When Kristaps Porzingis Is Feeling Himself, Look The Fuck Out

Mary Altaffer/AP Images
Mary Altaffer/AP Images

If year one of the Kristaps Porzingis Experience was about promise, year two has been about swagger. The 7-foot-3 Latvian showed as a rookie that he belonged in the NBA, that he can fit in, that neither the pace of play nor the opposing talent were too much for him to handle. Early into his sophomore season, it appears those questions have been answered to Porzingis’s satisfaction, and he’s playing like a guy looking to prove not his competence, but his stardom.


There were never any doubts that Porzingis, with his preternatural perimeter game and increasing appetite for going to the basket, can be a scorer. The only question has been how often he wants to be. Last night, he wanted it. Porzingis scored a career-high 35 points in the Knicks’ 105-102 win over the Pistons, and in one stretch in the second quarter, Porzingis scored 10 straight points, including this alley-oop dunk and subsequent sneer.

Porzingis had 25 at the half, and the Madison Square Garden crowd—this is kind of their thing—sang him off the court with chants of “MVP.”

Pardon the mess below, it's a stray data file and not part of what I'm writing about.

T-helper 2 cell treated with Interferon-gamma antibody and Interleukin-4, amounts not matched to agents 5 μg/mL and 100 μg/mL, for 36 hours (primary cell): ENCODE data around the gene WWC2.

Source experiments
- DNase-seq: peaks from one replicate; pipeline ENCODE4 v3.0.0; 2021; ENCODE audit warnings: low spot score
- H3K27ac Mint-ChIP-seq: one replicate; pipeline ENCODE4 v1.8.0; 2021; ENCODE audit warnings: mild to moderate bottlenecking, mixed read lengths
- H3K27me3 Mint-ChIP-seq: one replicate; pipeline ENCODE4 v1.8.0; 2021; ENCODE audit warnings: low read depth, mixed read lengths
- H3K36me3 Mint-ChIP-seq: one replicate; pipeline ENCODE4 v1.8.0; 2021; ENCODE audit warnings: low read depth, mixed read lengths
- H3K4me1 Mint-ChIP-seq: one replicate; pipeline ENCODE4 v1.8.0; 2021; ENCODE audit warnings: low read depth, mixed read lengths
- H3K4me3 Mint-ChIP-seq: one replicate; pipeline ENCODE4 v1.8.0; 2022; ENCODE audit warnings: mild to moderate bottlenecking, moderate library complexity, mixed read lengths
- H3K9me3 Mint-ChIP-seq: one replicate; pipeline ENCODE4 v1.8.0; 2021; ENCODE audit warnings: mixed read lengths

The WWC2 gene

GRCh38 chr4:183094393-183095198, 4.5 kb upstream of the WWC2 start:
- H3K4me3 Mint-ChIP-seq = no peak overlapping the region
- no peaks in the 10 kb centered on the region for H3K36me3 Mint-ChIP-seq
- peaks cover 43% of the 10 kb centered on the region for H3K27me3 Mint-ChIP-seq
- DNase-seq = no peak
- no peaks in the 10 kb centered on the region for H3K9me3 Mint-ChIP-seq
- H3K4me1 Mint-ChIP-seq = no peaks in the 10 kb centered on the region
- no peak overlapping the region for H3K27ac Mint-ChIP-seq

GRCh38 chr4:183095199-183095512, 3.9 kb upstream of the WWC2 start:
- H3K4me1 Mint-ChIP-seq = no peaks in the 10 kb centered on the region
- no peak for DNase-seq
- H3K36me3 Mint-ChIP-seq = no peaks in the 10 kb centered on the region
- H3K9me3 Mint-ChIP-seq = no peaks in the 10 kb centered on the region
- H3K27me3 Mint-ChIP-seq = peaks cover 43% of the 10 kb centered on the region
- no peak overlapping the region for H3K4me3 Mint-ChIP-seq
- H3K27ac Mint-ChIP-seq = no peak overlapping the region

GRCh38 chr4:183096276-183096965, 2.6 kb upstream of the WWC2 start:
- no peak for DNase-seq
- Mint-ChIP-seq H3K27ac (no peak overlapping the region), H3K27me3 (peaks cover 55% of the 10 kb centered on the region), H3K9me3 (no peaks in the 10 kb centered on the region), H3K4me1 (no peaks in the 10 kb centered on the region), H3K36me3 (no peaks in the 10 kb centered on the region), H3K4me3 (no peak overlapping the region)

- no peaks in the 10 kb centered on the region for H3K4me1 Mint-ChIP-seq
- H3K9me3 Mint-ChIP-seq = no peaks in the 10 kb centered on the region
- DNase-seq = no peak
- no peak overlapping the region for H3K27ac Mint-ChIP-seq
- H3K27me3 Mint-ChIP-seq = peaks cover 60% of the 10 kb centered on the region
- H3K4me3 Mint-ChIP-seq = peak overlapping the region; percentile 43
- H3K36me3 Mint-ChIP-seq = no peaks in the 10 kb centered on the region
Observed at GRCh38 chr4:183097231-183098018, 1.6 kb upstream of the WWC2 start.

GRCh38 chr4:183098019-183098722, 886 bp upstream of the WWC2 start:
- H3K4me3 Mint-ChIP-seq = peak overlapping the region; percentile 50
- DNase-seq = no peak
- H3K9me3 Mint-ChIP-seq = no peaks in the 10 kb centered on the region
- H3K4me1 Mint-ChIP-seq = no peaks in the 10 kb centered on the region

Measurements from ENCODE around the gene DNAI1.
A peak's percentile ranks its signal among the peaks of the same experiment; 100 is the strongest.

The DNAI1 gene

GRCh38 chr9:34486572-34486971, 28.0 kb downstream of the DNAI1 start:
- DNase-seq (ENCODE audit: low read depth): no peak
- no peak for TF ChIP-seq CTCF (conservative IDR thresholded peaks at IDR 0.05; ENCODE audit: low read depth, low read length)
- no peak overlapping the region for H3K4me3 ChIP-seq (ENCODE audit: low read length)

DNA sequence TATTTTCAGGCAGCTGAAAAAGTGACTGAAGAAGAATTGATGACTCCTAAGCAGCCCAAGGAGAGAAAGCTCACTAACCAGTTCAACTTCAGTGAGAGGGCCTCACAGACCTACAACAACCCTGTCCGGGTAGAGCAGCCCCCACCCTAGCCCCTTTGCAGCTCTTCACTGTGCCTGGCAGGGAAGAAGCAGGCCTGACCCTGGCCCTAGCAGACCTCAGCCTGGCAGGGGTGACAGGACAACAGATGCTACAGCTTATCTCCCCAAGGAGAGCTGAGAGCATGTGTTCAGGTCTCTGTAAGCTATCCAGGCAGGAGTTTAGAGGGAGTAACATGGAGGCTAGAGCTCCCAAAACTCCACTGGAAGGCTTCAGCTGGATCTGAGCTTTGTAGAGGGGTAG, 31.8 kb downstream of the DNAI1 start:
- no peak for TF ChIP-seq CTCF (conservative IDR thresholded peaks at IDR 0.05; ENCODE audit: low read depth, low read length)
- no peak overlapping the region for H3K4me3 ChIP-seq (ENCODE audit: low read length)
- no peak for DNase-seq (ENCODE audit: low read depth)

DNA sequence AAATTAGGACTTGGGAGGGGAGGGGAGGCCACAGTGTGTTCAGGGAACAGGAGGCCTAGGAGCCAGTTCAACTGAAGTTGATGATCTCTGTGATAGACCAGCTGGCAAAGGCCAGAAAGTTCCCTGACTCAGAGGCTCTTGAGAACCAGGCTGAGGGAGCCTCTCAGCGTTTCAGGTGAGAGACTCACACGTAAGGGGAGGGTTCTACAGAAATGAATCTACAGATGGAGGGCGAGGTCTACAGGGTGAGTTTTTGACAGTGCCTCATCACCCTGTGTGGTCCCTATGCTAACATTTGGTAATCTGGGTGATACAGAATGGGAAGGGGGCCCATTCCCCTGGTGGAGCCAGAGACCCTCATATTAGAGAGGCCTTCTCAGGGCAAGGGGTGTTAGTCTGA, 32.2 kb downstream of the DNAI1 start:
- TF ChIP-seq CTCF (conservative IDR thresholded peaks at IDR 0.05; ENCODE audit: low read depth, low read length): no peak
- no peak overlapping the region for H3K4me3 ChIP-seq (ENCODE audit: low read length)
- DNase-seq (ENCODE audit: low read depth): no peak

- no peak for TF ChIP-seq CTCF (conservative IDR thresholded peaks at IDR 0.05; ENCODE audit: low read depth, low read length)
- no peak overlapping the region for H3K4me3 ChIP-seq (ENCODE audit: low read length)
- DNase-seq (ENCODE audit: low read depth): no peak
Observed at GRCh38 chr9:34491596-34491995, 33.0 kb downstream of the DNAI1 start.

“Too early. It’s too early,” Porzingis said sheepishly about the chants. “It’s the New York crowd.

The real revelation this year has been the 21-year-old’s occasional emergence as a go-to guy, instead of a complementary player in a lineup that already has two inveterate scorers. Derrick Rose is no long-term solution, and Carmelo Anthony isn’t going to be effective forever, and in the not-too-distant future this is going to be Porzingis’s team, and Porzingis’s offense. (Don’t look now but he’s just 1.8 ppg off Melo’s team lead.)

“It’s crazy,” Rose said. “He’s in his second year ... He’s out here scoring 30 and he doesn’t really know the NBA yet. It’s scary.”

It feels like just a matter of time and experience before Porzingis is confident enough to run shit, but one way to get him used to that role is to give him minutes with the second unit and leave him no other choice but to be the scorer. Indeed, when Porzingis went off in the second quarter, he was the only Knicks starter on the floor.

It’s easy to get excited about what Porzingis may be capable of within a few years (and terrifying as hell for Knicks fans, who have learned that getting excited about anything can only lead to pain), but this is a promising feedback loop. Every time Porzingis carries the team, his confidence grows. And the more confidence Porzingis has, the more likely he is to take over a game.


Kristaps Porzingis confidence level: high-fiving fans while a play is still live.

Deputy editor | Deadspin